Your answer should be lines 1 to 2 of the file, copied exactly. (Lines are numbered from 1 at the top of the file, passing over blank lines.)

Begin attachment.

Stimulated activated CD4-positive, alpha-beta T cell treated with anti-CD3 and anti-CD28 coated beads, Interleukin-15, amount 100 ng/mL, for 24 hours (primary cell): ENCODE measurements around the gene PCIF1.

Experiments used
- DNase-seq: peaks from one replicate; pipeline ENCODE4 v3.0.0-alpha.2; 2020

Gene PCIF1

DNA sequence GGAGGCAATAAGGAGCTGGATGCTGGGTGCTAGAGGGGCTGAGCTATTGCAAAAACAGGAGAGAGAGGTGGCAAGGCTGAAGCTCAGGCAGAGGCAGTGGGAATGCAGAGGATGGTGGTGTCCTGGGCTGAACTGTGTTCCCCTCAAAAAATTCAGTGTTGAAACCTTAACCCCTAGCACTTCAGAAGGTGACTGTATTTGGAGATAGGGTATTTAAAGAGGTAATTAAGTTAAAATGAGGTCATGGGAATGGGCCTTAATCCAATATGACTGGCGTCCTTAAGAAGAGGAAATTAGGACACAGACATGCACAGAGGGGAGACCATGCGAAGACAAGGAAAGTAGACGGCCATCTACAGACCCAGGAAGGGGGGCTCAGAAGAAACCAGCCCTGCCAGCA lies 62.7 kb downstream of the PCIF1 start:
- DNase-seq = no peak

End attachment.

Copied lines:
Stimulated activated CD4-positive, alpha-beta T cell treated with anti-CD3 and anti-CD28 coated beads, Interleukin-15, amount 100 ng/mL, for 24 hours (primary cell): ENCODE measurements around the gene PCIF1.

Experiments used